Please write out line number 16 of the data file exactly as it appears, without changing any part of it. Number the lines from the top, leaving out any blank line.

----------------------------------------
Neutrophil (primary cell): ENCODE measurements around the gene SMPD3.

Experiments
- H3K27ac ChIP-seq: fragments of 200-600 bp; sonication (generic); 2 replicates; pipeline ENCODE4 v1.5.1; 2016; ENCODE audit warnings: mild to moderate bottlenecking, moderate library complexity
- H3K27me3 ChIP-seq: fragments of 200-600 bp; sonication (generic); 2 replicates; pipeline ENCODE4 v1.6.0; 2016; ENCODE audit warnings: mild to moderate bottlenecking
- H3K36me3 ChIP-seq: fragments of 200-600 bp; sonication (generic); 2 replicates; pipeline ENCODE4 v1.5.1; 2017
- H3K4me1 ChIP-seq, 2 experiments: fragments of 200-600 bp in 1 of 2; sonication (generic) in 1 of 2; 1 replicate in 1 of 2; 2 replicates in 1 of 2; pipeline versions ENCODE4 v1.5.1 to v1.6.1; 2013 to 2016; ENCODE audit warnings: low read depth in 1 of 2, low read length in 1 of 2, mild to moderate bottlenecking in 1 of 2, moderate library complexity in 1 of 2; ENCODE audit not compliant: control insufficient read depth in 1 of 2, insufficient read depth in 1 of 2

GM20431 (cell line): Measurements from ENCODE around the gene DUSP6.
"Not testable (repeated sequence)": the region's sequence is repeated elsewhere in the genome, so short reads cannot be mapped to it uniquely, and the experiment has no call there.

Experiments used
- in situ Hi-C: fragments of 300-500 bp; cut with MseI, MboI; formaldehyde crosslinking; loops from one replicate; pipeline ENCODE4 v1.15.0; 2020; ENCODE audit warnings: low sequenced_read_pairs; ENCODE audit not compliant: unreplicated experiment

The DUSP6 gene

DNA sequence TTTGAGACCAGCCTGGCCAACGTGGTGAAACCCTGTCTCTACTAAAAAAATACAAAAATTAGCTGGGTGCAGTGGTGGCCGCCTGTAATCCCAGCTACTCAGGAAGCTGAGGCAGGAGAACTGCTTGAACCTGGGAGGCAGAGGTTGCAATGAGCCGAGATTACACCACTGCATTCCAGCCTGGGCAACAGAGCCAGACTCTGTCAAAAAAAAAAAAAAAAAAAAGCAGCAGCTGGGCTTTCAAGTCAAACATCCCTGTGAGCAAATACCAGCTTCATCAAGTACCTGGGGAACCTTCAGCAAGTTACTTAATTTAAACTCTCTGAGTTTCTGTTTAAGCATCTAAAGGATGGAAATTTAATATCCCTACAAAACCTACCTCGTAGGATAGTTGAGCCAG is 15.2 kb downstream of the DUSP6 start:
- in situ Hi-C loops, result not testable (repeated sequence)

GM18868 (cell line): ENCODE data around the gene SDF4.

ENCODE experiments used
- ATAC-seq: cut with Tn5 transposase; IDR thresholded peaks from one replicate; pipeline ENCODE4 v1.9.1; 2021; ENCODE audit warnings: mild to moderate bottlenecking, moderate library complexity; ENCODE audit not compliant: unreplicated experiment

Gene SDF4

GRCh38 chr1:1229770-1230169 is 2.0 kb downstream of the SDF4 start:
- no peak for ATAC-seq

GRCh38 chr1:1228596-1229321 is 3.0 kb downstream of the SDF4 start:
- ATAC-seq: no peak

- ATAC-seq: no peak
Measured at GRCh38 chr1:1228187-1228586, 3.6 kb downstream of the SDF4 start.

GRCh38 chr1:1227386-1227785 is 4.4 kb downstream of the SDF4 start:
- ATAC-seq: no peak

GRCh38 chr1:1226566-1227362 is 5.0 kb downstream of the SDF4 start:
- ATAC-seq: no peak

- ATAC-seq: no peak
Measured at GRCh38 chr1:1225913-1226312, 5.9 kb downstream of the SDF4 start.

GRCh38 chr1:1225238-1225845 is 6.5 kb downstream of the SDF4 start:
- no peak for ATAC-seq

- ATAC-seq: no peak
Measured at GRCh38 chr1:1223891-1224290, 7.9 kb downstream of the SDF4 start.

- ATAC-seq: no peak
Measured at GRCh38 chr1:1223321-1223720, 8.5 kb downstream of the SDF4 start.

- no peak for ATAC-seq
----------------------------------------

- ATAC-seq: cut with Tn5 transposase; IDR thresholded peaks from one replicate; pipeline ENCODE4 v1.9.1; 2021; ENCODE audit warnings: mild to moderate bottlenecking, moderate library complexity; ENCODE audit not compliant: unreplicated experiment